Maternal-Fetal Medicine (MFM) specialists are obstetricians with extra training, qualifications and experience in the management of very complicated pregnancies – they are high-risk pregnancy experts.
There are only a handful in Sydney; in fact, out of nearly 600 obstetricians across NSW, less than 20 are qualified MFM specialists.
With so few around, we get lots of questions asking “What is a Maternal-Fetal Medicine specialist” and “What do MFM specialists do”? We’ve tried to answer some of the most common questions here.
All MFM specialists are obstetricians
Firstly, all MFM specialists are fully qualified and practicing obstetricians. They look after women before, during and after pregnancy, deliver babies and perform operations. In major teaching hospitals, MFM specialists often supervise the labour ward and run specialist antenatal clinics. They also play a big role in teaching trainee obstetricians to safely manage pregnancy and birth. They do everything a normal obstetrician does, but have some additional skills and knowledge.
It is important to realise there are different types of obstetrician out there. Some obstetricians specialise in infertility, others in laparoscopic surgery or pelvic floor problems, while others mainly look after low-risk pregnancies. MFMs specialise in high-risk pregnancies.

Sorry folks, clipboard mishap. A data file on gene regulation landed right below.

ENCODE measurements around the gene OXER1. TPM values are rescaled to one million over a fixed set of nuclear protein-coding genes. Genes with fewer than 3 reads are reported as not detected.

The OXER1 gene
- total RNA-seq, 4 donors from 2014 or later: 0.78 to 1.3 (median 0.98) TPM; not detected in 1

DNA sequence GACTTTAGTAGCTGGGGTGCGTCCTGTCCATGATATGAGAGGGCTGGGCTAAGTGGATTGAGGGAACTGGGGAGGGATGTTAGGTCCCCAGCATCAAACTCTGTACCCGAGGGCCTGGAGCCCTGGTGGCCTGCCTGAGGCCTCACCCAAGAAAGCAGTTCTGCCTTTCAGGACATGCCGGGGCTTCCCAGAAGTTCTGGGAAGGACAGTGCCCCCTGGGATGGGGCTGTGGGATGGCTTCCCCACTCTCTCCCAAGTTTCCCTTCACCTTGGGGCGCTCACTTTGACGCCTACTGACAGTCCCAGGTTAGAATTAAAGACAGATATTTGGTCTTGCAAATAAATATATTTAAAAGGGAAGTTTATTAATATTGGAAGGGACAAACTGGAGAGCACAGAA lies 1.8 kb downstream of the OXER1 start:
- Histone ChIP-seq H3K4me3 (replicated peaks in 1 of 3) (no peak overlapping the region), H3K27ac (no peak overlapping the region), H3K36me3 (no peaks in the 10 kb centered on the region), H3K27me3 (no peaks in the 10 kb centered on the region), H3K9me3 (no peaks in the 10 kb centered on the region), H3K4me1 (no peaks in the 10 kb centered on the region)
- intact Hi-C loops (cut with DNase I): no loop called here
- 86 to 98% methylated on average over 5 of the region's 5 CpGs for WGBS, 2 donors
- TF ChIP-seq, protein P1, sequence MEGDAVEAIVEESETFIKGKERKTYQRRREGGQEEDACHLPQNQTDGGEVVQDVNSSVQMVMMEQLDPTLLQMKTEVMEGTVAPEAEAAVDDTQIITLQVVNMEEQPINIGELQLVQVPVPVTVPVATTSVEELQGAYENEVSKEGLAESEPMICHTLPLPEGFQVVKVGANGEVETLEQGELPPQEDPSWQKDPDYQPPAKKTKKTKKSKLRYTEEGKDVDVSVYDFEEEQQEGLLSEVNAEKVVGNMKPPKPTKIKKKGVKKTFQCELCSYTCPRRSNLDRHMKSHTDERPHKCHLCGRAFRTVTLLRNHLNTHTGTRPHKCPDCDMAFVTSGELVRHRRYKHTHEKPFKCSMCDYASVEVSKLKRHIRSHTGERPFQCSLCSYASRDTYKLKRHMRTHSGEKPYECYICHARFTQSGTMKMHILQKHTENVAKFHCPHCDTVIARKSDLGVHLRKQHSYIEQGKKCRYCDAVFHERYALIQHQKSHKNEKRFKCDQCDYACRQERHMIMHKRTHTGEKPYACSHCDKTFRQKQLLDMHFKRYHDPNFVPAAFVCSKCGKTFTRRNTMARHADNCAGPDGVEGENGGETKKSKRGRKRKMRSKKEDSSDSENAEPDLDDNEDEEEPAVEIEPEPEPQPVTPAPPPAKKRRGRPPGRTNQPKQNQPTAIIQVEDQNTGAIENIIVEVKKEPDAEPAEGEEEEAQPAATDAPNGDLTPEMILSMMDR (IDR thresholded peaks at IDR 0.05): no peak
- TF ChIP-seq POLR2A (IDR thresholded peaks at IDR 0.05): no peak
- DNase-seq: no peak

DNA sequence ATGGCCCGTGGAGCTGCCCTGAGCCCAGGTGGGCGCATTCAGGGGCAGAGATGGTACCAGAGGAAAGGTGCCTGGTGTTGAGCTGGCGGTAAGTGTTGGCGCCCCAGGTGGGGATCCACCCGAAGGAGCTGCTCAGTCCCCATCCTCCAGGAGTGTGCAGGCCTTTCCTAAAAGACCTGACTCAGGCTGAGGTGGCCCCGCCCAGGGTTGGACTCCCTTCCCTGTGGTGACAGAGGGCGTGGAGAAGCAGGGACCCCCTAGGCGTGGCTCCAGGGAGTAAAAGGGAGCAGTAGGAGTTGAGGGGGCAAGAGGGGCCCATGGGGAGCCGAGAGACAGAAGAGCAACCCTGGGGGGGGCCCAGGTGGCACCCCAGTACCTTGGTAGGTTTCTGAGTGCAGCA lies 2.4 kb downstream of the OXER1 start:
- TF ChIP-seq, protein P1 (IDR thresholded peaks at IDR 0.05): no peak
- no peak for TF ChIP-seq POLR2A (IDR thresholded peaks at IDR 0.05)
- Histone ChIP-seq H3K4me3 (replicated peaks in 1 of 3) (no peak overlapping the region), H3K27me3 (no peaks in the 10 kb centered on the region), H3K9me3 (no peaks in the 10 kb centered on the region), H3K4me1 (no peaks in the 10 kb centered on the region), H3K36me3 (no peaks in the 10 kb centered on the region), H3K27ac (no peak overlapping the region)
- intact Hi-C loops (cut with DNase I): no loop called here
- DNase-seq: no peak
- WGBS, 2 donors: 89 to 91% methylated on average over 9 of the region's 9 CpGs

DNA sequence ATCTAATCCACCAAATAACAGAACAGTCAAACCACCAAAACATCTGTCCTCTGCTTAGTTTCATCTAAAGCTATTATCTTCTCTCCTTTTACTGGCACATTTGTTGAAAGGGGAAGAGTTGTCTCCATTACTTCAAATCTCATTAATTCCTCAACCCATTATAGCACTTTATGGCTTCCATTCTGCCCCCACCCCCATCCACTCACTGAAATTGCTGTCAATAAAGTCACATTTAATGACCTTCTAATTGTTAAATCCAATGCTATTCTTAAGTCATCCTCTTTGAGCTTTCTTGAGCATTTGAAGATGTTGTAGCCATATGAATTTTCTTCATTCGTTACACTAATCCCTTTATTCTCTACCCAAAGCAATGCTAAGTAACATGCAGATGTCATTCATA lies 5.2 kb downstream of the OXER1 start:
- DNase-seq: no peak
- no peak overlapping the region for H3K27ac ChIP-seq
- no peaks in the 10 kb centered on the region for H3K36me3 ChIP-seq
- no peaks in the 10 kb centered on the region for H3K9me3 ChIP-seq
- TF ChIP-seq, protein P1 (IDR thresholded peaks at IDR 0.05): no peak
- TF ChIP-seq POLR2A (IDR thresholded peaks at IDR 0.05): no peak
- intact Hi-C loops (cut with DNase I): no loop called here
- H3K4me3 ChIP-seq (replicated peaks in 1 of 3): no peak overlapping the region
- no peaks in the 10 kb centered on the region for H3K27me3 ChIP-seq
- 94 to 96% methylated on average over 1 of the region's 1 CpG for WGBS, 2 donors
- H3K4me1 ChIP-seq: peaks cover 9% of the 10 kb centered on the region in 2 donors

What’s the difference between a “high-risk obstetrician” and an MFM specialist?
People often use the terms high-risk obstetrician and MFM specialist interchangeably, but they’re not the same.
In Australia, any obstetrician can call themselves “high-risk,” without needing any additional training or qualifications. It just means that obstetrician is happy to see patients who might have some complications.
In contrast, an MFM specialist has to complete their obstetric training and then do an extra 2-3 year advanced fellowship. They train under other MFM specialists in major teaching hospitals, focusing specifically on the management of high-risk pregnancies. At the end of their fellowship, they have to pass an assessment and be certified by the governing body in their country (e.g. RANZCOG in Australia or the RCOG in the UK).
So an MFM specialist is a genuine, qualified high-risk obstetrician who is formally recognised as an expert.
What does an MFM specialist do and who do they look after?
In private practice, MFM specialists look after both low-risk and high-risk pregnancies. You’ll see them for all your regular antenatal visits, they manage your labour and deliver your baby, and see you in the first weeks of motherhood.
Women with chronic health problems often see an MFM specialist for antenatal care. Pregnancy causes lots of changes in a woman’s body, which can affect any pre-existing medical conditions. Medications can also affect the pregnancy and the unborn baby. If you have a medical condition, it’s a good idea to meet an MFM specialist before you conceive, to prepare for pregnancy. During pregnancy, you and your baby may need extra monitoring, special tests or treatments, and special birth plans. An MFM specialist is an expert in how medical problems affect pregnancy; they will work out the best plan to keep you and baby as healthy as possible.